There’s no agreed upon definition of intelligence, but we know intuitively that intelligence gets at what it takes to be successful, however it is that each of us judges our success. In the 1980s, researchers in psychology, education, and neuroscience began to think of intelligence in terms of systems or multiple intelligences.
When I became a parent (and realized it’s not as easy as it looks), I created a framework parents can use to keep in mind the basic range of smarts our children need. Drawing on important theories by renowned psychologist Robert Sternberg and others, my framework includes analytical, creative, social & emotional, and practical intelligences. Other researchers have identified more and different intelligences, and we can learn from them too. My purpose is to provide a general framework, easy for parents and other educators to use.
In all of these important areas, you can help your child get smarter:
Analytical Intelligence: Using analytical intelligence can involve evaluating information and arguments and judging their reliability and value. It includes noticing things that just don’t make sense, predicting what might happen next, recognizing when you need to know more, making appropriate inferences, and solving problems.
Creative Intelligence: Creative thinking includes thinking “outside the box” and using your imagination to experiment, create original ideas, and add to other people’s ideas. Creative thinking is flexible thinking—for example, we can think of the number 8 as 15-7 or 4×2 or 24/3.
Social & Emotional Intelligence: Emotional & social intelligence includes the ability and inclination to understand and manage your own feelings, have insight into how others are feeling, and work effectively in groups.
Practical Intelligence: Practical intelligence is important for getting along and feeling successful in particular settings such as school, camp, and summer jobs. We often just pick up practical abilities through personal experience, but we need them to be successful in our work and adult lives.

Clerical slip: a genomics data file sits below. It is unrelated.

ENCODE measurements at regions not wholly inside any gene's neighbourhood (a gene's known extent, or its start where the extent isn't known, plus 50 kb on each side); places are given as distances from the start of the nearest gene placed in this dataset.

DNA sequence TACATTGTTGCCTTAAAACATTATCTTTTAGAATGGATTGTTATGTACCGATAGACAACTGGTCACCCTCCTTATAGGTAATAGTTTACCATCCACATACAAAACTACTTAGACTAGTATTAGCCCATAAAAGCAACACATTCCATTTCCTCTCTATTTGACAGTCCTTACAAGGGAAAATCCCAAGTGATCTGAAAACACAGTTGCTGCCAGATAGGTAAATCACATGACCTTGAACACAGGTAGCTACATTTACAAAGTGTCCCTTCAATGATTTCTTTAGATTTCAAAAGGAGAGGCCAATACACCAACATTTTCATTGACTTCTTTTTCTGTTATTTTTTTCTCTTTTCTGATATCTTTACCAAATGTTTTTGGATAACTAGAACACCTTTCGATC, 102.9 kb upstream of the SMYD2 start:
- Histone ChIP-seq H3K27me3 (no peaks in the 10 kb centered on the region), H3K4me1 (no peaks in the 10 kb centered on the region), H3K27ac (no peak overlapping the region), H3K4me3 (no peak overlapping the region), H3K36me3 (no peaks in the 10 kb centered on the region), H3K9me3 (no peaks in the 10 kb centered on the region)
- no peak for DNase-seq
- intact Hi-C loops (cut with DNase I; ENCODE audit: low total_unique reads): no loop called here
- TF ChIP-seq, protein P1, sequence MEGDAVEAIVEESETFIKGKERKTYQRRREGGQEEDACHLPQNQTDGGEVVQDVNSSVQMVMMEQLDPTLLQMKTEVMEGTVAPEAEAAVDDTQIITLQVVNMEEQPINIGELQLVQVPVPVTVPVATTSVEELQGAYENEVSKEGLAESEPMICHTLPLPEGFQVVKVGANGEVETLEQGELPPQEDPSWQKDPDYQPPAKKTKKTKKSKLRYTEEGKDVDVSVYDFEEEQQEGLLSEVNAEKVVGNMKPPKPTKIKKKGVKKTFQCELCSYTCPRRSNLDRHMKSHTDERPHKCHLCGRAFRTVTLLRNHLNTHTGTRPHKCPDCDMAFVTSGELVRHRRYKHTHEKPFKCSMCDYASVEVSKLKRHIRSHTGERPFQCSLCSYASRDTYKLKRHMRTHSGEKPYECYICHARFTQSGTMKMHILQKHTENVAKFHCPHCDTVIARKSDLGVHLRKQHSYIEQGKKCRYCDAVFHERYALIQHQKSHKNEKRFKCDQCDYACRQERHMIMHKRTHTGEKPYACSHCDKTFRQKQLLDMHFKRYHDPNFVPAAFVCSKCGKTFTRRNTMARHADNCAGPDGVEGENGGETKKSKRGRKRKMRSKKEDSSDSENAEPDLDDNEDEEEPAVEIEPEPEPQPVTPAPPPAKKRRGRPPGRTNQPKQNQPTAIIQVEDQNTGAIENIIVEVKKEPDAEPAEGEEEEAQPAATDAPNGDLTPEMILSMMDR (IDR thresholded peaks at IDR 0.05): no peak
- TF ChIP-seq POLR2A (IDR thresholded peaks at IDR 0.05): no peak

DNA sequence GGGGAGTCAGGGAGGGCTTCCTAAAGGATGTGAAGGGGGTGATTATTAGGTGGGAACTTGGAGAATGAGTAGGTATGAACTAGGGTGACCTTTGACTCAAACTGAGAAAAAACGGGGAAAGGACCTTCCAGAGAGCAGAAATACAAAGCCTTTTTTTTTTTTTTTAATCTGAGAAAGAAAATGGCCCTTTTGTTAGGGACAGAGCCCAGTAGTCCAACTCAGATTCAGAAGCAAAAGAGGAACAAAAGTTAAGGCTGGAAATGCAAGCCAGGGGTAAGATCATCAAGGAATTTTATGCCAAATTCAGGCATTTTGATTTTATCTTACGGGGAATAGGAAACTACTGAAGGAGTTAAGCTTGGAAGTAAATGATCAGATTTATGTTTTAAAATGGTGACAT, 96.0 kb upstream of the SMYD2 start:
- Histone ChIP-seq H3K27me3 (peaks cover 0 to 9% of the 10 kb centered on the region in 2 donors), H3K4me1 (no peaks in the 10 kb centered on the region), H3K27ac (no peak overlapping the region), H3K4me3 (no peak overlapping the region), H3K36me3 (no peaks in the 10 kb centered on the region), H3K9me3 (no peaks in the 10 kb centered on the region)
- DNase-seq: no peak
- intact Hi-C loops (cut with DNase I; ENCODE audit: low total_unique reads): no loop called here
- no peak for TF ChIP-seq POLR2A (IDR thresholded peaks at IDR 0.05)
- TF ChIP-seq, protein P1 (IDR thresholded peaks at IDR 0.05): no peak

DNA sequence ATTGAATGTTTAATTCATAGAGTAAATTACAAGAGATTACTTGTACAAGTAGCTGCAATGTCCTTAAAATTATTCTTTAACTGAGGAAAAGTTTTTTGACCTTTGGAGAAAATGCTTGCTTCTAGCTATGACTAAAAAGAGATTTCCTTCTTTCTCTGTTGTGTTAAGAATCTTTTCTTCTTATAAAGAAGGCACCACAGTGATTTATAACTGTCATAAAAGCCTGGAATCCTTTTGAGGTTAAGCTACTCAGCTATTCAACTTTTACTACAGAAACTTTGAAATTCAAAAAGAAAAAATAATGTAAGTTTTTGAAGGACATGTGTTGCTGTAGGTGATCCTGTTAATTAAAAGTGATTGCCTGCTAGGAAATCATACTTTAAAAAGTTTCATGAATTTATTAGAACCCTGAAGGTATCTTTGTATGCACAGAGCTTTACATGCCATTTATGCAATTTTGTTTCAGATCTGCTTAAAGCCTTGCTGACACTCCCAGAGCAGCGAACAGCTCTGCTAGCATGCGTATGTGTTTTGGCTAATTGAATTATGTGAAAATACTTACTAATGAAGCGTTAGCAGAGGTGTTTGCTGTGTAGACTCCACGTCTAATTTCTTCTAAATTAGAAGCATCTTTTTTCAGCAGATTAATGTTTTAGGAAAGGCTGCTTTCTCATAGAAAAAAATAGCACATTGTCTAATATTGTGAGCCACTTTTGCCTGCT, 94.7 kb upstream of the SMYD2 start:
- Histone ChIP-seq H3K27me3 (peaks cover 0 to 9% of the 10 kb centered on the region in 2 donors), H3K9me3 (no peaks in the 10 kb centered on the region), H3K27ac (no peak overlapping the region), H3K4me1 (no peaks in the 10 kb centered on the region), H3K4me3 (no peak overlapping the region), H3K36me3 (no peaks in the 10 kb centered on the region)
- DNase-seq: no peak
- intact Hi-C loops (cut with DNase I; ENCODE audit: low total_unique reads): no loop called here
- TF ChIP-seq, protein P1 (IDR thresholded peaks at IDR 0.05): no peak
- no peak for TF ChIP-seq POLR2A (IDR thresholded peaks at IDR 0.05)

These four areas of intelligence are interrelated and overlapping. You can be analytical and creative while using your social intelligence, for example. But people do not necessarily develop intelligences in a balanced way. You can surely think of a person who very smart in a traditional way, maybe a straight-A student, who was not able to fit into the social scene or be successful in the world of work. That person has analytical intelligence and underdeveloped social and/or practical intelligence.
We are probably born pre-wired to have particular strengths and weaknesses in these four areas of intelligence. The tendencies we are born with are shaped by our experiences; intelligence is without a doubt an interaction of nature and nurture. Any person can increase their ability in any area, and it is generally easier to learn new things as children when our brains are growing rapidly.
That’s one reason the everyday and special experiences we provide our children matter so much. We can, naturally and without overparenting, help them develop their multiple intelligences in a balanced way. By doing so, we are preparing our children for the complexity and change they will experience in their 21st century lives.
Dr. Maria Chesley Fisk is an educational consultant, speaker, and author of Teach Your Kids to Think: Simple Tools You Can Use Every Day. She is the mother of two boisterous boys and a former elementary teacher, teacher trainer, and consultant to school leaders. For more information on developing your child’s analytical, creative, social & emotional, and practical intelligence, visit Dr. Fisk’s website, www.ThinkParenting.com.